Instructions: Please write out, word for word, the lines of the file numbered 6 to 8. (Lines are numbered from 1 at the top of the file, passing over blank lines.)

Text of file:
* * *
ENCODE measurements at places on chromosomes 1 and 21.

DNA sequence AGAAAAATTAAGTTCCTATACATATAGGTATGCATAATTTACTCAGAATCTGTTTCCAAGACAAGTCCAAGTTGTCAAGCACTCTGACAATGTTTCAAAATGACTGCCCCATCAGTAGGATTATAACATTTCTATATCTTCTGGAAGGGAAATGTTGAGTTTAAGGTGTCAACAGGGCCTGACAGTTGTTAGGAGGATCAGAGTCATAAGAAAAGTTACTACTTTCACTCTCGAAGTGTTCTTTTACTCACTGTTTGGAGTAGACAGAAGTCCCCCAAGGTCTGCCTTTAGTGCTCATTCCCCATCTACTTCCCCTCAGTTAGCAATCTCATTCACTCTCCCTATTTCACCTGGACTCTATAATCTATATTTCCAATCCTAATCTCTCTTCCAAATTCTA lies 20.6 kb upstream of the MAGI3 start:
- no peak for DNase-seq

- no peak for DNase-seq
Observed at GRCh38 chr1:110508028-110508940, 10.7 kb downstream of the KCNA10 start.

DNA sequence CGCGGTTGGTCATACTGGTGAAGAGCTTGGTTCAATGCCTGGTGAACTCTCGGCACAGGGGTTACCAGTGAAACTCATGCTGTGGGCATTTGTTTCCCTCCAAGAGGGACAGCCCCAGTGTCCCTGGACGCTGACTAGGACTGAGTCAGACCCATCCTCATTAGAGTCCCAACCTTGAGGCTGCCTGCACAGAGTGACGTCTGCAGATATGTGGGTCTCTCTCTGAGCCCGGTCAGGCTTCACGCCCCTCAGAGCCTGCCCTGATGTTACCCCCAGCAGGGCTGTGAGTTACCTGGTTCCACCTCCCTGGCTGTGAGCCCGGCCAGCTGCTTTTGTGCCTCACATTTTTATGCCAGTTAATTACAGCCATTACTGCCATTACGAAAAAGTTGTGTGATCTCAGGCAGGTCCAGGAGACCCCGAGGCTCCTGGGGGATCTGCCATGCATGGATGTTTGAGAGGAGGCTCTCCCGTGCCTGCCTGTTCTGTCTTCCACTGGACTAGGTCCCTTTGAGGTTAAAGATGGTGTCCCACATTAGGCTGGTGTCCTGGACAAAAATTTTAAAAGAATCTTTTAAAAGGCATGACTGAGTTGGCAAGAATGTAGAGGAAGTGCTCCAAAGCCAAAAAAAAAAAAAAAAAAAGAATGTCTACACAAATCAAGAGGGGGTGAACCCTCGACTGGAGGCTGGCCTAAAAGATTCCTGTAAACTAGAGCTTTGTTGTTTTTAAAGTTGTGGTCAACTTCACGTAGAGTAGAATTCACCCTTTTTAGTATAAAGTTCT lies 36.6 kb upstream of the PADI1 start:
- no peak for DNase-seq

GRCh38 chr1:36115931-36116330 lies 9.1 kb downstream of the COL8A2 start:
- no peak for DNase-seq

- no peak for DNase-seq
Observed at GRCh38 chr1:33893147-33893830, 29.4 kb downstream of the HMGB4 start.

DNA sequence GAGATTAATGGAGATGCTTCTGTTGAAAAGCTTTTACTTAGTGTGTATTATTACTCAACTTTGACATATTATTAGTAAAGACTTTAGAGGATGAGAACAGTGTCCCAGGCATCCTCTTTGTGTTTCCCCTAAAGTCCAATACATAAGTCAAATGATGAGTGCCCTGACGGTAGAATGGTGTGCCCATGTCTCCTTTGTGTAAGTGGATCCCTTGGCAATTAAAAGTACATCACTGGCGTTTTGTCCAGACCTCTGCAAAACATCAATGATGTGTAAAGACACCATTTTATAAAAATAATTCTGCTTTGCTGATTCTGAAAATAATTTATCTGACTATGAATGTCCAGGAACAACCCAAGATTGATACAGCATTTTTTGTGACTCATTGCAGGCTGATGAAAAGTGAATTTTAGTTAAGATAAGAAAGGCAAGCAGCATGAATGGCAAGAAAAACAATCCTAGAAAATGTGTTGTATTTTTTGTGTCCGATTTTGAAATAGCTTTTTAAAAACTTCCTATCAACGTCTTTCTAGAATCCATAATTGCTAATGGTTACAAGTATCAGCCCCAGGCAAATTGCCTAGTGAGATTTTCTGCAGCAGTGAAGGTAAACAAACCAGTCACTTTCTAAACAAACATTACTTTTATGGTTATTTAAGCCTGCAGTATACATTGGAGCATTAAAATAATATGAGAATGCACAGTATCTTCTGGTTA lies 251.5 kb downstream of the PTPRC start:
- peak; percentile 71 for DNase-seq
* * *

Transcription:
DNA sequence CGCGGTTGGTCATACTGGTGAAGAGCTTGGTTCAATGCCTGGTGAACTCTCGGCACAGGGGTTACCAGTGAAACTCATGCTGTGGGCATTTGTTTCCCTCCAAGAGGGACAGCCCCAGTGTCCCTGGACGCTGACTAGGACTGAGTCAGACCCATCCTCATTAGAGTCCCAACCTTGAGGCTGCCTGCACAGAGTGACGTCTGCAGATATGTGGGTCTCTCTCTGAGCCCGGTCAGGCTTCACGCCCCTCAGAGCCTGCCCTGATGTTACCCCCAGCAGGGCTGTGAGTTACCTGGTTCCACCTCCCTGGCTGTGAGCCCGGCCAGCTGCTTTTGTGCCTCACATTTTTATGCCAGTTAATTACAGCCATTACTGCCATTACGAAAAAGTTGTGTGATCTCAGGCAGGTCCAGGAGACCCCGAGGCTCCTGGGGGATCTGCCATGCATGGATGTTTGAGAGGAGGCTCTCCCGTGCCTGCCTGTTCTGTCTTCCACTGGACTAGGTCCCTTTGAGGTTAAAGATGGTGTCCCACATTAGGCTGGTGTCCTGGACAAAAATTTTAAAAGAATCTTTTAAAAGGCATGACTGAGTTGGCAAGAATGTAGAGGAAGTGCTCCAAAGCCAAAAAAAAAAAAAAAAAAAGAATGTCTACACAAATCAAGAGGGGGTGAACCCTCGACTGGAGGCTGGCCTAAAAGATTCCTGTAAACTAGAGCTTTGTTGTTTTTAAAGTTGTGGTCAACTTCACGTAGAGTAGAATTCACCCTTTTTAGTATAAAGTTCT lies 36.6 kb upstream of the PADI1 start:
- no peak for DNase-seq

GRCh38 chr1:36115931-36116330 lies 9.1 kb downstream of the COL8A2 start: